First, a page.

We’ve already “turbo-charged” your storage throughput with the new CiRwOtD feature (if you don’t know that acronym, you better ask somebody!) But what about improving PVS merge, boot and streaming times?
That’s exactly what I wanted to share with you today – partly because this config can improving streaming performance, but also because this is a “hidden” or undocumented feature of PVS 7.7.
Before I get down to brass tacks, I just wanted to give a shout-out to the PVS team. PVS 7.7 was released a couple weeks ago along with XenApp/XenDesktop 7.7 and I don’t think it got the hype it deserved – there are some fantastic things we’ve included in this release. My favorite features are probably a real PoSh interface and the ability to do in-place upgrades, both things we’ve honestly been begging for a long time now. But my other 2 favorite things are more performance-related – VHDX support and multiple read IO threads. Dane Young has already done an amazing job at documenting some of the VHDX goodness and how it can improve things like merge operations (it’s a must-read!), so I’ll focus on the latter in this article.
Turbo-Charging PVS Streaming
We snuck something into the 7.7 code that can really improve target device streaming. And it’s not like streaming performance was poor before, it’s just better now. Why? The key PVS driver, which takes over after the bootstrap, is now optimized for multi-core systems. In other words, the PVS driver that does the streaming in the steady-state is multi-threaded and can handle multiple read operations concurrently.
The beauty of this new feature is you literally have to do nothing to turn it on – it’s “enabled” by default if you will, but there are 2 requirements:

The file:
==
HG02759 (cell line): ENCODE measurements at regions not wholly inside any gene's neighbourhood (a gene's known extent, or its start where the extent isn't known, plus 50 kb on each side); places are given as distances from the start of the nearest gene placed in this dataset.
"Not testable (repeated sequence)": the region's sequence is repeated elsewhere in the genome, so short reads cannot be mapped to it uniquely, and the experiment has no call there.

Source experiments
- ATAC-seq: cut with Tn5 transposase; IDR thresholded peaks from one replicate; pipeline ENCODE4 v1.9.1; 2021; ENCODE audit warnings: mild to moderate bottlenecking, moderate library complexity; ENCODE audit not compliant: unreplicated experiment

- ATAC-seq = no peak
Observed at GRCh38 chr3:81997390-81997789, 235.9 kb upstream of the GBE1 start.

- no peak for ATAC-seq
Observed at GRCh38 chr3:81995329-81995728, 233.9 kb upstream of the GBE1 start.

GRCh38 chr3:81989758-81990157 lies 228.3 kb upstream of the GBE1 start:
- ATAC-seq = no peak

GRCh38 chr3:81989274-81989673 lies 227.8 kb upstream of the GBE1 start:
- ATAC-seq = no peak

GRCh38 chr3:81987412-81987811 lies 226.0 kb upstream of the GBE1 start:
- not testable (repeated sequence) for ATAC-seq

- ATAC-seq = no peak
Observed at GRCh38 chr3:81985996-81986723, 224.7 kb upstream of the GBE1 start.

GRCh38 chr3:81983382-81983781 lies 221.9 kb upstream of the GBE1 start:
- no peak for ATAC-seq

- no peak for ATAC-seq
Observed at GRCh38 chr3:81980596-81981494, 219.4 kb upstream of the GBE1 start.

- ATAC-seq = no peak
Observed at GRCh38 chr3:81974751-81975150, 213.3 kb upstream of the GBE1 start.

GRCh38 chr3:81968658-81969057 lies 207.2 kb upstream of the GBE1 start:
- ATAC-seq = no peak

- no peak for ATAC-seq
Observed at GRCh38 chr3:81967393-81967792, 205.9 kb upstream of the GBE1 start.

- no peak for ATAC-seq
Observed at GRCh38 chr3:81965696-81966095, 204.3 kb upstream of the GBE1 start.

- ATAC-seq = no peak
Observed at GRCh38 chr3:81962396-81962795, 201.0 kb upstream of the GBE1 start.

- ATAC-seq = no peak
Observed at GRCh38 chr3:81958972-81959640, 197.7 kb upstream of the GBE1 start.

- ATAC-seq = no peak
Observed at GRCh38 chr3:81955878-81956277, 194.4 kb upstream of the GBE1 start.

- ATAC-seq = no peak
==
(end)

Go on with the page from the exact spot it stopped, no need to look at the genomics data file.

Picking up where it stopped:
- You need to use the 7.7 PVS driver. All that means is you need to update your target devices to 7.7. It’s important to note that you do NOT need to re-create your BDM ISOs or partitions to take advantage of this (I point this out because I had a mistake in the first version of this article, saying that you did need to use the 7.7 bootstrap – keep reading for why that is).
- You need to make sure your 7.7-based target devices have at least 2 vCPUs or cores assigned. One note on this – even if you specify 4 or 16 vCPUs for your target devices, we’ll only allocate 2 read threads max on the PVS side.
So, if you are using 7.7 target devices and specify 2 or more CPUs, PVS will automatically leverage 2 threads for read operations.
Impact & Results
I’ve run a few tests already and the results are impressive. Before (PVS 7.6 with a single CPU), it took about 1 minute 20 seconds to boot and completely login a target device with 100% of GPOs processed; it now takes just under 1 minute (59 seconds on average). And all I did was update my targets to 7.7 and specify 2 vCPUs. And it’s 27% faster.
One other thing I need to clarify since folks were starting to comment about it – you do NOT need to do the ‘msconfig’ tweak to seemingly increase CPUs for the boot cycle. And you’ll see more performance gains in the steady-state versus boot. Why? That is because the bootstrap that is initially used by the BIOS cannot take advantage of multiple cores – only the PVS driver that takes over after the bootstrap can leverage multiple cores and benefits from this new feature.
My former colleague, Dan Allen (now at Bromium, but still a PVS fanboy and we’re also collaborating on a new whitepaper at Team VRC to show the impact of web browsing), also ran a test in his own lab and found his load times improved by 25%. Your mileage will obviously vary, but these initial numbers seem to be pretty consistent. And this is one of those no-brainer things to implement (without any downsides or side effects) simply by upgrading to 7.7, if you so choose.
If you are able to do some comparative tests like we’ve done (whether it’s this new feature or VHDX-related), I’d love to hear about your performance gains in the Comments section below. Hope this trick helps you in your travels.
Lead Architect, Citrix Consulting Services (CCS)